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When I write… now there’s a writing prompt I’ve put to use multiple times as a writer and as a teacher. On the one hand, understanding one’s writing process can be a boon to maintaining one’s sanity when the going gets rough. In another sense, we all have peak hours of productivity when it just seems like the words start to flow. Maybe word or page counts motivate you, or perhaps you are driven by butt in chair time. So it would seem there are two ways to tackle today’s topic.

When I Write

Picture of Lida Alther Quote

When I write… (as five-minute writing prompt)

When I write, I write badly. After all, that is what revision is for. I actually hate the process of sitting down to write. I always have. The image of the writer feverishly at work, alive with the ideas pouring through their mind into their fingertips and onto the page is not an image I relate to. Maybe on the best of days, I feel like I’m on fire with writing. But most days the words come painfully slow. Writing has always been the way I prefer to communicate with the world because a person can be so in control over the final product. With speech, once something is uttered you really can’t take it back. Even though sitting down to write has always felt a bit like torture, it is just something I have always been compelled to do. I prefer to type and feel that handwriting is so laborious and slow. I do keep a notebook for lists and making cluster diagrams, but when I need to freewrite I will definitely type.

In many ways, I am out of writing shape and this blog has been the way I’ve fully gotten back into writing. When I write I feel I am doing what I was brought into this world to do. It can be lonely at times. While I started my blog, I also found it hard to simply dive into the novel idea that I’ve had for years. Sitting alone in a room became so painful after years of being in a classroom surrounded by students everyday. I could not focus for long spells. So I took five of Edgar Allan Poe’s most popular stories and re-wrote them in modern English and turned them into an eBook (at least it gave me practice doing so, because it’s not like it will ever be a huge seller. Doing so gave my mind something to focus on. Then as my blog started to find a niche, I finally dove into drafting my novel at the start of the new year. When I start to write I feel hopeless, but when I am done writing, I feel so much better.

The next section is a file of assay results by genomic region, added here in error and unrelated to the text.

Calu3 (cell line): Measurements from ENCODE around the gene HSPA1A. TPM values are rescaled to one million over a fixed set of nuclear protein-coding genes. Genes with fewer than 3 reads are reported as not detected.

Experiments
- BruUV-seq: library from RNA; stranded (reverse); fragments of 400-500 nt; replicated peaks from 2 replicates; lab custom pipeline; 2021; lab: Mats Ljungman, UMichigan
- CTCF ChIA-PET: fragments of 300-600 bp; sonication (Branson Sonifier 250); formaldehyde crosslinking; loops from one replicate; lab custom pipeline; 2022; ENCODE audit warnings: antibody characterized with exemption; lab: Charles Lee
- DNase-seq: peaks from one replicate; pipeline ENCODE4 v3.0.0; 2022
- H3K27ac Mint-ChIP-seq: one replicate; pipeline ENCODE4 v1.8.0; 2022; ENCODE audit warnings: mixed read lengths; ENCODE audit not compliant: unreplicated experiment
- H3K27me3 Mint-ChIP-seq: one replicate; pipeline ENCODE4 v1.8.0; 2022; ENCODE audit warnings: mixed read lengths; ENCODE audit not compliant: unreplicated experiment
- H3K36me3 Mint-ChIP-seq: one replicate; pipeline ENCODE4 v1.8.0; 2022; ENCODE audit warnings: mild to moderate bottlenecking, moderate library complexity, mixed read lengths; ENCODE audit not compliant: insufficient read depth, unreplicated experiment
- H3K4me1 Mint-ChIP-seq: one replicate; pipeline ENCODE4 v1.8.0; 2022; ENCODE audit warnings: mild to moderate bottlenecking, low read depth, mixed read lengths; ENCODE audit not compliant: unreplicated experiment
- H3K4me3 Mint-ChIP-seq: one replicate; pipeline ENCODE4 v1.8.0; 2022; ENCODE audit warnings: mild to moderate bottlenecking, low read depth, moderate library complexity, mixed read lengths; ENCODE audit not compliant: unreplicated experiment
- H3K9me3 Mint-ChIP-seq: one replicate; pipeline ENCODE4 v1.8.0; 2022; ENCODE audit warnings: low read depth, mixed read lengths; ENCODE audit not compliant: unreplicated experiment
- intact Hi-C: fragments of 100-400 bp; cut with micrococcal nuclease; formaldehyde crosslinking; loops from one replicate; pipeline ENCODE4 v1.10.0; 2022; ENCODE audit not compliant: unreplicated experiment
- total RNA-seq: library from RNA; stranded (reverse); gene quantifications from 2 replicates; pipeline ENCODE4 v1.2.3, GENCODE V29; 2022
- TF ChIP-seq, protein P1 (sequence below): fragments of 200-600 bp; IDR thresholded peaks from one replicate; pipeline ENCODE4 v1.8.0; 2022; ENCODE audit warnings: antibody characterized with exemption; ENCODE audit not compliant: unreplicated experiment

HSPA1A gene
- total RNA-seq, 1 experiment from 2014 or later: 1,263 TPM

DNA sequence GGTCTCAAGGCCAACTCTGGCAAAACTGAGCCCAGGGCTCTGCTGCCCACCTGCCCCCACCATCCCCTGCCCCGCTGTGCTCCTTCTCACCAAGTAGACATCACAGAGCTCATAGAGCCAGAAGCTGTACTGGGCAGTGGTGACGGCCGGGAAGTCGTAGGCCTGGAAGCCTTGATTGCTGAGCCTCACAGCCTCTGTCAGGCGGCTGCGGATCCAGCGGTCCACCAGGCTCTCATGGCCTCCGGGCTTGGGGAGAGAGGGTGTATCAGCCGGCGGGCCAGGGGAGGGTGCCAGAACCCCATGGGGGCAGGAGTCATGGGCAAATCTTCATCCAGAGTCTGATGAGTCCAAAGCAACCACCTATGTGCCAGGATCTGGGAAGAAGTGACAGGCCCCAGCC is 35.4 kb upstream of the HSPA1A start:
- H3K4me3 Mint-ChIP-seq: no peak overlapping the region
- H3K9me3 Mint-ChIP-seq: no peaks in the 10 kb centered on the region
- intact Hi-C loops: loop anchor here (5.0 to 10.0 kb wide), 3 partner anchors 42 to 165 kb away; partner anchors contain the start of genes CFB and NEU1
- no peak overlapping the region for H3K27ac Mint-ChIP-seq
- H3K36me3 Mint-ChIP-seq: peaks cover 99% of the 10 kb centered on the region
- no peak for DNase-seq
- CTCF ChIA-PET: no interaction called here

When I write… (as reference to a point in time)

Six hours of sleep has been my constant for over two decades. I like to go to bed at midnight and get up at 6 am. Yet, my most productive hours for any type of work are between 1 pm and 5 pm. In those four hours, I’ve found I can reasonably add 1,000 words to my novel. On some days, I can add 1,500 words. I think if I had a better handle on how the plot would play out, I could write 2,000 words in that time. At other times, I’m able to spend an hour or two writing in the evening when I devote the afternoon to other projects.

Now that years have gone by since this post first appeared, I no longer aim for daily or weekly word counts. Doing so always discouraged rather than motivated me. I now aim to write creatively five hours a week. Ideally, I prefer to do this on weeknights in 1.25 hour increments. In reality, I tend to fit it on the weekends. I often find myself putting the writing off, but I’m getting better at not distracting myself with household chores, etc. I have to get up early in the morning to teach, and better writing tends to transpire in the morning hours when the mind is fresh, so I’m embracing weekends. What matters is that I’ve learned to hold myself accountable. I no longer drag my feet and make excuses or let myself cop out to feeling overwhelmed.

On a related note, check out this post on Goins, Writer on the 3-Bucket System on getting the writing done.



That’s my take on when I write. What happens when you write? Do you aim for a certain daily or weekly word count?


If you enjoyed this post, you may also like reading How to Self-Edit a Manuscript for Content and How to Self-Edit a Manuscript for Language.


Please share responsibly. Jeri Walker, 2012. Updated February 2019.

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